So you read the book, took the seminar and drank deeply of the newfangled panacea's Kool-aid, convincing yourself in your boundless excitement that it is the solution to a myriad of problems. Your new framework or approach or methodology is almost certainly going to increase productivity and customer satisfaction while decreasing defects and time to market (all while finally giving you the visibility as the visionary you always knew you were). Although not too many people like to talk about it and, at best it appears in the footnotes of outrageously misrepresented and self-serving case studies, when you make big changes, you can bet there is going to be a non-trivial period of time during which all the things you're trying to fix will actually get worse! That's right, your folks'  productivity will go through the floor and their flagging morale  may drop while their cynicism, honed to razor sharpness by bearing witness to the plethora of previously failed initiatives, will spike.  Instead of lightning speed to market, your products may languish in a no-man's land of confusion and general inefficiency. It is in this valley of despair that most organizations will abandon the new approach or hobble it lethally by reverting to previous, safe practices, however suboptimal.

To avoid this type of painful, embarrassing setback, you should prepare yourself for a temporary drop in productivity and set expectations appropriately. Having a clear set of KPIs and associated decision points can also help avoid giving up too early or, even worse, too late.

3. You haven't defined the metrics by which you'll measure success (and don't have a baseline anyway)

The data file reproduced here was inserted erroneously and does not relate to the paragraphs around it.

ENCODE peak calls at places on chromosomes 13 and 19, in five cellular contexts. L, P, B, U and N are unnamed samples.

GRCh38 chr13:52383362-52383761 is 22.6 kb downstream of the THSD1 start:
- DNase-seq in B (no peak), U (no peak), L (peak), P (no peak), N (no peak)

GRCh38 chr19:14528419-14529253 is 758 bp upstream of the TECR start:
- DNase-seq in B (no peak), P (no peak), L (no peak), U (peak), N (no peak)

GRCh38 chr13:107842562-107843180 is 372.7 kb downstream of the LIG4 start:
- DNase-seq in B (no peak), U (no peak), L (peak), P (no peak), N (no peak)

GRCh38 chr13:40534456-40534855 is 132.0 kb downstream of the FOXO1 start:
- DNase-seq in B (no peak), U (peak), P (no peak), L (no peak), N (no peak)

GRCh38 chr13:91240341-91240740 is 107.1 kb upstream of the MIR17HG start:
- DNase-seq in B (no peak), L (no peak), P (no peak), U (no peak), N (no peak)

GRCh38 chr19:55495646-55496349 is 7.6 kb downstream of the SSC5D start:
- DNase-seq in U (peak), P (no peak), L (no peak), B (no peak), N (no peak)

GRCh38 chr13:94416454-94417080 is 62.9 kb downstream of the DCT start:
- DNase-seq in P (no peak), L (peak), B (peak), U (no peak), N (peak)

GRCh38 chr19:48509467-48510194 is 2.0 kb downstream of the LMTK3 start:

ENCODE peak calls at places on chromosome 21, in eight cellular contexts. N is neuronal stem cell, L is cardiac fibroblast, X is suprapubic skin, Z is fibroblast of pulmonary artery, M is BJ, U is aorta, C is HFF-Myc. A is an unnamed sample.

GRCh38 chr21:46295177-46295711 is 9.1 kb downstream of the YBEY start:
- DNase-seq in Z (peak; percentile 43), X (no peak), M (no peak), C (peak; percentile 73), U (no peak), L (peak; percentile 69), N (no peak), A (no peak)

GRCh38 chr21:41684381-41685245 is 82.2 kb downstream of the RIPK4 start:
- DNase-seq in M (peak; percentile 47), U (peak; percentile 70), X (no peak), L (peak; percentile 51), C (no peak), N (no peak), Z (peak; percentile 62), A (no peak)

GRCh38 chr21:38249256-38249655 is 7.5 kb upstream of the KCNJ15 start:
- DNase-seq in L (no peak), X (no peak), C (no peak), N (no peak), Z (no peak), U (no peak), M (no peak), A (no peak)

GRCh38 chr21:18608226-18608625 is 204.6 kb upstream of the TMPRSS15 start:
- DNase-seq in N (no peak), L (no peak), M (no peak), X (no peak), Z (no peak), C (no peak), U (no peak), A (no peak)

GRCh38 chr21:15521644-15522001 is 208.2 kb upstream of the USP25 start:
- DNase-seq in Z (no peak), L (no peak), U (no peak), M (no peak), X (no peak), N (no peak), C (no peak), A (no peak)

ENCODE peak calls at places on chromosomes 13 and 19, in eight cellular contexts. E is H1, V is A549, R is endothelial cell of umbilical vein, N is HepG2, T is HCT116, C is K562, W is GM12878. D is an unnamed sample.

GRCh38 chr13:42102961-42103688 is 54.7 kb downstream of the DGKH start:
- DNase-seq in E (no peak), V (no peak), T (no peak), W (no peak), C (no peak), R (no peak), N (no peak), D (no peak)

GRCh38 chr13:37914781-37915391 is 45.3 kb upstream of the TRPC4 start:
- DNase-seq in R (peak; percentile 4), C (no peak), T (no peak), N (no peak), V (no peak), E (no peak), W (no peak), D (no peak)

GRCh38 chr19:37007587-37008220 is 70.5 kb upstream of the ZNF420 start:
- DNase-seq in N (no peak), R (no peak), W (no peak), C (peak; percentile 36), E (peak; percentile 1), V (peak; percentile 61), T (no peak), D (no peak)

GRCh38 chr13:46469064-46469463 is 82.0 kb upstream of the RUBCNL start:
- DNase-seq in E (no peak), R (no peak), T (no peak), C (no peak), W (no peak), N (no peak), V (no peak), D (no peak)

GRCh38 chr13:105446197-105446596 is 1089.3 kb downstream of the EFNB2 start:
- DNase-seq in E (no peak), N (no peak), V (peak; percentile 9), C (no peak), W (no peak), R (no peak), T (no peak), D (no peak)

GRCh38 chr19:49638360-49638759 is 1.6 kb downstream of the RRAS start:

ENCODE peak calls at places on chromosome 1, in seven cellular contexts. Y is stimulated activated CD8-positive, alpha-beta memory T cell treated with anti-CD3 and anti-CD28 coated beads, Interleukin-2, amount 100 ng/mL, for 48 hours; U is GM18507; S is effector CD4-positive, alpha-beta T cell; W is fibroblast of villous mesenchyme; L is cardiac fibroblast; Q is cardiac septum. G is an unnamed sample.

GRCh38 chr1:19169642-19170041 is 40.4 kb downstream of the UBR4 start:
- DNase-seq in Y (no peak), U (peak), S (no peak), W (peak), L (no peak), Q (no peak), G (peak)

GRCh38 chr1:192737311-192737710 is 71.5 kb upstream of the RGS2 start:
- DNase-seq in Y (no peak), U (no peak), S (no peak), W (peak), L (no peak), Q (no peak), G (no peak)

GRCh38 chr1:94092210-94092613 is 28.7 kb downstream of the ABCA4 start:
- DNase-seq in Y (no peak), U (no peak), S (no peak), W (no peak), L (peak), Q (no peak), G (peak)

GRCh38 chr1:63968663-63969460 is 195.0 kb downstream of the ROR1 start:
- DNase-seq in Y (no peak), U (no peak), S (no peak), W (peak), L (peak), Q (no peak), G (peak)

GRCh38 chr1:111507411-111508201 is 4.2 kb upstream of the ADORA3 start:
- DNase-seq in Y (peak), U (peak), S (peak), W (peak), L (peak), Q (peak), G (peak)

As I mentioned in the previous section, having a clear way to measure success is critical. While this seems self-evident, many initiatives hope to improve slippery measures such as "productivity", a metric for which most organizations have no reasonable baseline nor definition. Before you launch your initiative, determine what specific impact you expect it to have, define related KPIs and make sure you can actually measure them. KPIs that have a baseline in the organization are (obviously) more valuable.

4. You think improving engineering's performance is enough
No one will argue that engineering (development) is an important part of the equation when it comes to getting great software out the door. This (and the fact that many software leaders started in development) makes this function a logical target for improvement initiatives. However, without the right processes for defining what they should build, generating demand for it and finally selling it, development and its work product are, in most cases, useless (actually, worse than useless as they consume massive amounts of resources). If you're exploring Agile, you need to think deeply about how eventually increased velocity will impact the folks up- and downstream of development. Adopting SaaS and want to deliver new features weekly? Make sure marketing, sales and support can keep up.

To avoid local optimization in the product delivery value chain, think about the end-to-end process and make sure to include the key contributors to your products' success.


There you go. These are the top 4 reasons behind the most spectacular "new initiative" failures I've witnessed first-hand. What are yours? Have you experienced these issues too?